Potato, Patata

World Leaders and their Languages


Prime Minister and Vice-President of the United Arab Emirates and ruler of Dubai Sheikh Mohammed bin Rashid al-Maktoum and his wife Princess Haya bint al-Hussein attend the World Government Summit in Dubai, United Arab Emirates February 11, 2018. REUTERS/Christopher Pike


Tanzania's President elect John Pombe Magufuli addresses members of the ruling Chama Cha Mapinduzi Party (CCM) at the party's sub-head office on Lumumba road in Dar es Salaam, October 30, 2015. REUTERS/Emmanuel Herman

That international relations require communication skills is a no-brainer. But which world leaders are using languages to make political alliances, and which are using them to make points?

Since coming to power, French President Emmanuel Macron has revealed a penchant for Franglais that has divided his countrymen.

Some citizens eye Macron’s wandering tongue with distaste, while others argue that Macron and his band of multilingual ministers stand the country in good stead in future EU negotiations.

But he’s not the only world leader to spark debate on the subject of administrative lingua francas.

Here we shine the spotlight on four heads of state and their complex politico-linguistic situations.

Sheikh Mohammed Bin Rashid Al Maktoum, Vice President and Prime Minister of the UAE and Ruler of Dubai

Sheikh Mohamed has long been marrying a bullish business agenda with a celebratory patriotic vision. In many ways these are complementary ambitions; in many ways it’s a tough balancing act. On one side there are English voices to listen to, on the other, Arabic.

Last month the UAE was ranked 21 out of 190 countries in Knight Frank’s “ease of doing business” report. The Sheikh’s excellent grasp of English language has certainly played a role here.

On the other hand, Sheikh Mohamed has not shied away from championing Arabic. He has created countless Arabic-language initiatives, like the Committee for Modernization of Arabic Language Teaching, and the Mohammed Bin Rashid Contemporary Arabic Language Dictionary. He is also a prolific poet and has several volumes of published Arabic verse.

While business is big in Dubai, the Sheikh reminds us, “the first priority is education, the second priority is education and the third priority is education.”

Moreover, while most of his speeches are conducted in Arabic, his Instagram photos are accompanied by bilingual captions. The Sheikh’s account is ranked one of the top 10 most popular world leaders’ accounts with 2.35 million followers.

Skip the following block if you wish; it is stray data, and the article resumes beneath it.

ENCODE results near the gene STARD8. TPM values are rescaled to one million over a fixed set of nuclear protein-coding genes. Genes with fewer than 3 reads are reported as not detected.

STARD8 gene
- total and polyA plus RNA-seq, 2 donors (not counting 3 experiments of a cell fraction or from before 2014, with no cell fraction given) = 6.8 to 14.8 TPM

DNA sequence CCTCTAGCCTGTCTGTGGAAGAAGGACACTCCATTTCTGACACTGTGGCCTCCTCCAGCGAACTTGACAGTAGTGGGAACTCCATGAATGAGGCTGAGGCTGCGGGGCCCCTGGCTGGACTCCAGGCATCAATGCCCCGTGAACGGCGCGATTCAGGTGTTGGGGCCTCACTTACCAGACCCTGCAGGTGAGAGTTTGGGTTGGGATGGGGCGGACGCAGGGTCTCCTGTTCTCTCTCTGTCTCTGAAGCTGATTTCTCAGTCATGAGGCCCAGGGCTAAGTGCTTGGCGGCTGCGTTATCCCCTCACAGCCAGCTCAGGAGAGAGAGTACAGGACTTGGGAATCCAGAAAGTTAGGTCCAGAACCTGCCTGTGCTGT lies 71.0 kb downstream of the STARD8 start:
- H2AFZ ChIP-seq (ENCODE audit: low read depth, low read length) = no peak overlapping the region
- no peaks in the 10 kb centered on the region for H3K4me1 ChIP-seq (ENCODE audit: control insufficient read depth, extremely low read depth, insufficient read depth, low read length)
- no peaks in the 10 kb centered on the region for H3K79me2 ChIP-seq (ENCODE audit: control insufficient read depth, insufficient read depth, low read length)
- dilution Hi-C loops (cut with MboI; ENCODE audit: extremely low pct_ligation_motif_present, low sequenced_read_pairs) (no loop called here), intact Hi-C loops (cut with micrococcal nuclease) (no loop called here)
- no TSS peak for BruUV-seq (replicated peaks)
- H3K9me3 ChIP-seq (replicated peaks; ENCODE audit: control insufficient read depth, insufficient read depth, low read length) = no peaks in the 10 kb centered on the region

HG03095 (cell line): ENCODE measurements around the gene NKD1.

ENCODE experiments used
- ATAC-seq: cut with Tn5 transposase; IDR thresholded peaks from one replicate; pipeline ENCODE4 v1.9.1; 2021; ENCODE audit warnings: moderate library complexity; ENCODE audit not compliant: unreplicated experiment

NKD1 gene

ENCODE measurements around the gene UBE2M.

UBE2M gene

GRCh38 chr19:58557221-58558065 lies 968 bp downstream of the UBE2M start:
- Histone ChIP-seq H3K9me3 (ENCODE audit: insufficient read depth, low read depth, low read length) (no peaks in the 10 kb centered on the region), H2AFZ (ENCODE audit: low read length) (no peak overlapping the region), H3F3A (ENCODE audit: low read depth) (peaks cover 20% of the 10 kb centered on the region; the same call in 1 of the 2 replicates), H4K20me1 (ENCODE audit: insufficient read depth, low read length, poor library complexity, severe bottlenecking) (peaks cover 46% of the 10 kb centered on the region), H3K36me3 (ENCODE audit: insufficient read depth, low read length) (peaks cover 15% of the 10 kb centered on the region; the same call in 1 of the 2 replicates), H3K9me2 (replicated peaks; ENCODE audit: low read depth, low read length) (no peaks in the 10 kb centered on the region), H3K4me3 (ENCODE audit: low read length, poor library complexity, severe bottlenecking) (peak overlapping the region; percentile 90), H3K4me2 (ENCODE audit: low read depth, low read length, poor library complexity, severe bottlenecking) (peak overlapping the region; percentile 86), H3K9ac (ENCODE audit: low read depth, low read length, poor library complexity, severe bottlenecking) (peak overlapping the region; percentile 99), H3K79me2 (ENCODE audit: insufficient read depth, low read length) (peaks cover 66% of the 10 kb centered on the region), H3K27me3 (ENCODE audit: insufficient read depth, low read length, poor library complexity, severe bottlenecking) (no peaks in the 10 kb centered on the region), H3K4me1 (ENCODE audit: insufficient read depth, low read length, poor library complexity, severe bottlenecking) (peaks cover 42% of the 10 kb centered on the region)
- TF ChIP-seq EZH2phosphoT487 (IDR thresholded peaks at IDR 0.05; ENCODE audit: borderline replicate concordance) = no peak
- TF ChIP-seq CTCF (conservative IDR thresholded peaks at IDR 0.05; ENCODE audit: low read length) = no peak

And as the old saying goes: an Instagram speaks a thousand words.

Justin Trudeau, Prime Minister of Canada

As Prime Minister of one of the most linguistically angst-ridden countries in the world, Justin Trudeau was never going to have it easy. Indeed, he inherited family baggage: it was his father, Pierre Trudeau, who introduced the controversial Official Languages Act in 1969, which gave French and English equal status in the Government of Canada.

However, ever the diplomat, Trudeau had avoided treading on any eggshells. Until 2017 when he trod on a landmine. At a town hall meeting in Québec, Trudeau responded in French to a question asked in English.

The response was astounding. 14 complaints were lodged with the Office of the Commissioner of Official Languages. Parti Québécois leader Jean-François Lisée suggested Trudeau was “simply out of his depth” when it came to language and identity. The president of a Québécois Anglophone association demanded an apology from Trudeau.

After one month the whole affair had more or less blown over. Trudeau participated in a North American press conference alongside the US President, and that really put things in perspective for Canadians. “Trudeau flips elegantly between French and English, while Donald Trump struggles to read English words with more than two syllables,” joked one Twitter user.

Vladimir Putin, President of Russia